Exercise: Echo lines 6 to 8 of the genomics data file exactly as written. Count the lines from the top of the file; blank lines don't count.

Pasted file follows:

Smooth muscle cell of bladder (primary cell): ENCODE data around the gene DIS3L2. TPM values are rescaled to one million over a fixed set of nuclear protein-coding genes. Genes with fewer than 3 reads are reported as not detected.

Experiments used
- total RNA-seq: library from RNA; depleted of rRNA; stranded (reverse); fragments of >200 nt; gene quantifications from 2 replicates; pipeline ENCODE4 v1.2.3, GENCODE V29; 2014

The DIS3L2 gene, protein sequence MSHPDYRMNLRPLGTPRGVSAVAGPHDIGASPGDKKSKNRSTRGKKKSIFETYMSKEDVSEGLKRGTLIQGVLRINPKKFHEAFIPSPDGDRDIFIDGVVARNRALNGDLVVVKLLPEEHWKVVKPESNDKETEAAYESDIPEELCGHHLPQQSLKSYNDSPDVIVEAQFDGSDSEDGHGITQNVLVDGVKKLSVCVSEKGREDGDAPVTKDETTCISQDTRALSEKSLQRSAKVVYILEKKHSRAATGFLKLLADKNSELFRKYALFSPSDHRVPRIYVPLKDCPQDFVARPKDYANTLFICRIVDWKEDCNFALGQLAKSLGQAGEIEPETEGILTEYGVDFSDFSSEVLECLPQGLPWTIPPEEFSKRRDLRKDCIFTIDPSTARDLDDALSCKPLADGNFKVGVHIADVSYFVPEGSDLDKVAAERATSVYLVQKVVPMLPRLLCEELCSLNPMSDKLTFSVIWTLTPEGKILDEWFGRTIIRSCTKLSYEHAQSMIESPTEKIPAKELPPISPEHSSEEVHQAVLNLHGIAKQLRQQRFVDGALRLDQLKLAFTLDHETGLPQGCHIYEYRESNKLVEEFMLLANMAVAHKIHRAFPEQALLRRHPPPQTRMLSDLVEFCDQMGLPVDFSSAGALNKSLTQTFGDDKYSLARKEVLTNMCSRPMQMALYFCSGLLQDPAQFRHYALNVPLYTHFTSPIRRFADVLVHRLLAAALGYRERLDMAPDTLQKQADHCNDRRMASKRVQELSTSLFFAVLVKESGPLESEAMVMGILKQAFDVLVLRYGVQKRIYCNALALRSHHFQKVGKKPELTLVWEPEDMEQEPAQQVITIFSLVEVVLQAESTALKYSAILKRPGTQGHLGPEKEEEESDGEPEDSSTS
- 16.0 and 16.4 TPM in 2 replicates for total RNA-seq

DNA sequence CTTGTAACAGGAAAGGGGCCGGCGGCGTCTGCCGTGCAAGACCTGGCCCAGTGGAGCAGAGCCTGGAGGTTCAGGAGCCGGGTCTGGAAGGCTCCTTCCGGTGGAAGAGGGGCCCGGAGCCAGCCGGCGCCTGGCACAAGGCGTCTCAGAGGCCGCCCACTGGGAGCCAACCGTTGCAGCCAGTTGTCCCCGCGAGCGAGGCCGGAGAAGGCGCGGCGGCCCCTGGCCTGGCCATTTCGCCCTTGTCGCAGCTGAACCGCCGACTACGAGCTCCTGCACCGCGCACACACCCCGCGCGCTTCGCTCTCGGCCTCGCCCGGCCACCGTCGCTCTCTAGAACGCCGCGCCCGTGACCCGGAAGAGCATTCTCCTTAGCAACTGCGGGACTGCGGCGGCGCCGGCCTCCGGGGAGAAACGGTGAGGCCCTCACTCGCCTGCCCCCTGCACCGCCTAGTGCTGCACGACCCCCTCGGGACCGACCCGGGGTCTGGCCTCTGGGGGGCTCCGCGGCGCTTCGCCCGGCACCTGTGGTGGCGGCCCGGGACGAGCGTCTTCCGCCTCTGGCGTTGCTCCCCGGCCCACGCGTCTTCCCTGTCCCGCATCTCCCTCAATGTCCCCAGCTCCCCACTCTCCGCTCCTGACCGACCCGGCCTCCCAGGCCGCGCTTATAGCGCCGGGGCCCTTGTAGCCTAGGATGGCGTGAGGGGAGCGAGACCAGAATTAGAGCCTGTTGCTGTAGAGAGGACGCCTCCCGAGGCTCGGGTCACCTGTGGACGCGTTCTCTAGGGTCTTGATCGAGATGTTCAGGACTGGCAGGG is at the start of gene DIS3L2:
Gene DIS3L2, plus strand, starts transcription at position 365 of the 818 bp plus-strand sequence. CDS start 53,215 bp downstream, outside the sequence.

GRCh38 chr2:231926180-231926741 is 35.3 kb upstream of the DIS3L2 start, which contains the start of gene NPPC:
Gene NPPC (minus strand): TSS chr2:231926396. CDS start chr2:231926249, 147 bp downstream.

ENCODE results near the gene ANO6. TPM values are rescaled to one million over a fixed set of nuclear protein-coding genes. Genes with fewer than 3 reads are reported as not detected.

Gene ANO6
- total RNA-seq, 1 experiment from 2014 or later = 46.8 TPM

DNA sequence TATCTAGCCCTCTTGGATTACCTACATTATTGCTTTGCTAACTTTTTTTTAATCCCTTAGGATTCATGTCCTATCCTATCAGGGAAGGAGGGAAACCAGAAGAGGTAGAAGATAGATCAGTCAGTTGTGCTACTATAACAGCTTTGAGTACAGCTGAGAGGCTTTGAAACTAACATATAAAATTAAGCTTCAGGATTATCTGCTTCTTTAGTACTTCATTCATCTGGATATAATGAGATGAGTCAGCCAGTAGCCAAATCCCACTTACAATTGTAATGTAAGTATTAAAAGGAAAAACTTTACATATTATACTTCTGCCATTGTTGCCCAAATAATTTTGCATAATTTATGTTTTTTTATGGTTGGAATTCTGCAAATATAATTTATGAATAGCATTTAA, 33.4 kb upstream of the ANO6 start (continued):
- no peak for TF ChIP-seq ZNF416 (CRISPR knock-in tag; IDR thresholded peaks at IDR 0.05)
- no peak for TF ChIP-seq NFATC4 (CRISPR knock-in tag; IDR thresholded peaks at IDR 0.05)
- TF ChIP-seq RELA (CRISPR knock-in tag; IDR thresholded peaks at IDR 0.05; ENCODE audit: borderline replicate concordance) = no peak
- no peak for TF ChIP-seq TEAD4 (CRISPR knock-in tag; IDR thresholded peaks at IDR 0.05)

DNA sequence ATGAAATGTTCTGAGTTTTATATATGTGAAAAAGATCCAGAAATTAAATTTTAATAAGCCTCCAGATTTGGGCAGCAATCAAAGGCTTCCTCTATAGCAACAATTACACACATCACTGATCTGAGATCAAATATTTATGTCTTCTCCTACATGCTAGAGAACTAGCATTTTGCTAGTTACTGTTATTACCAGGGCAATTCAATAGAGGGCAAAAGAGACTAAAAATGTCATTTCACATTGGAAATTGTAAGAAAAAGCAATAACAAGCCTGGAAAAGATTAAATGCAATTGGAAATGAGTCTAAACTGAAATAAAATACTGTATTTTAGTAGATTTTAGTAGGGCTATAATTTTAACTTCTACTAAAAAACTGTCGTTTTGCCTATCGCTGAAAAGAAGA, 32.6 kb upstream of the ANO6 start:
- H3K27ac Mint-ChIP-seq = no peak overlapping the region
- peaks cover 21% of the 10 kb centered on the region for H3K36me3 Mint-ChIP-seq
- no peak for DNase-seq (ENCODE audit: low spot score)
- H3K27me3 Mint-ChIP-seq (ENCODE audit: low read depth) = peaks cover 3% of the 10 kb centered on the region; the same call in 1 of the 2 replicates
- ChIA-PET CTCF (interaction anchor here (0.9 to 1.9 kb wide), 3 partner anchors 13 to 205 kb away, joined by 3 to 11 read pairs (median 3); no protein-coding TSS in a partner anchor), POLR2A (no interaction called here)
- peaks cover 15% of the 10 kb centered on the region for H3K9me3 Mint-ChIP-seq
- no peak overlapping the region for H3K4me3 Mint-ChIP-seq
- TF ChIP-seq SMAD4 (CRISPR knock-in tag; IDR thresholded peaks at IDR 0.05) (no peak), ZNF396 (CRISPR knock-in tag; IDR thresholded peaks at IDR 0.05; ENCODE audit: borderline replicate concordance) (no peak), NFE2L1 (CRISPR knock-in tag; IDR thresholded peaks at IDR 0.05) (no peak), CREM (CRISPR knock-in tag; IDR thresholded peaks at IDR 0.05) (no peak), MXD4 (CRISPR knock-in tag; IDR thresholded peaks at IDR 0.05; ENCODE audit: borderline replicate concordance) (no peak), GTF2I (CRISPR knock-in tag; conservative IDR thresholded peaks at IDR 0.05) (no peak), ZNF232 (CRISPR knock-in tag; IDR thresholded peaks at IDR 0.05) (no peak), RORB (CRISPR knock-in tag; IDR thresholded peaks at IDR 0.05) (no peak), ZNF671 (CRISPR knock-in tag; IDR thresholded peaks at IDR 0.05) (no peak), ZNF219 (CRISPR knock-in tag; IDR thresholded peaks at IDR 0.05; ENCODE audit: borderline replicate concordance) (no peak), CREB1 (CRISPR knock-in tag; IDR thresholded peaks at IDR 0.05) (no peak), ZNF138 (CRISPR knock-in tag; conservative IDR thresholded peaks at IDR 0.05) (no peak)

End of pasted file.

DNA sequence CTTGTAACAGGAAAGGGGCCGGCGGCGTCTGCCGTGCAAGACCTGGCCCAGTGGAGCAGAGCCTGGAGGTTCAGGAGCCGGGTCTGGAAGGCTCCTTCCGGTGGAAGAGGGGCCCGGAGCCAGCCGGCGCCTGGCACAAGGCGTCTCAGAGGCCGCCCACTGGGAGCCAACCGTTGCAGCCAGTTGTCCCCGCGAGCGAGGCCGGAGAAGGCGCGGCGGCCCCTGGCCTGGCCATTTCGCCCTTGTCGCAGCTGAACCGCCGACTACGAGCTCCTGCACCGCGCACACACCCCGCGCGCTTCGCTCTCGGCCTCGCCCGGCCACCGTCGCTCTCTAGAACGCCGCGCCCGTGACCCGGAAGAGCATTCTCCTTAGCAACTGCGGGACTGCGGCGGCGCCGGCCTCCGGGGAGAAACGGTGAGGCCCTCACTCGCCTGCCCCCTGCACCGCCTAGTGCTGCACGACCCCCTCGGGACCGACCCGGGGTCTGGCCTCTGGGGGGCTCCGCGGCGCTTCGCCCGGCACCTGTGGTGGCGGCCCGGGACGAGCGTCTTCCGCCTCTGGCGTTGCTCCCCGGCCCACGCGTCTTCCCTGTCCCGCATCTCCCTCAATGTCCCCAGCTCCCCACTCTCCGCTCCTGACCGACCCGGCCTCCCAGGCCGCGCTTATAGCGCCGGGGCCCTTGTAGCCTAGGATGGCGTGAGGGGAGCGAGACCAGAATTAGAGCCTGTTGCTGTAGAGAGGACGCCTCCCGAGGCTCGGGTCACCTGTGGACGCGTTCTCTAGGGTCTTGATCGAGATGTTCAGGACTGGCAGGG is at the start of gene DIS3L2:
Gene DIS3L2, plus strand, starts transcription at position 365 of the 818 bp plus-strand sequence. CDS start 53,215 bp downstream, outside the sequence.

GRCh38 chr2:231926180-231926741 is 35.3 kb upstream of the DIS3L2 start, which contains the start of gene NPPC: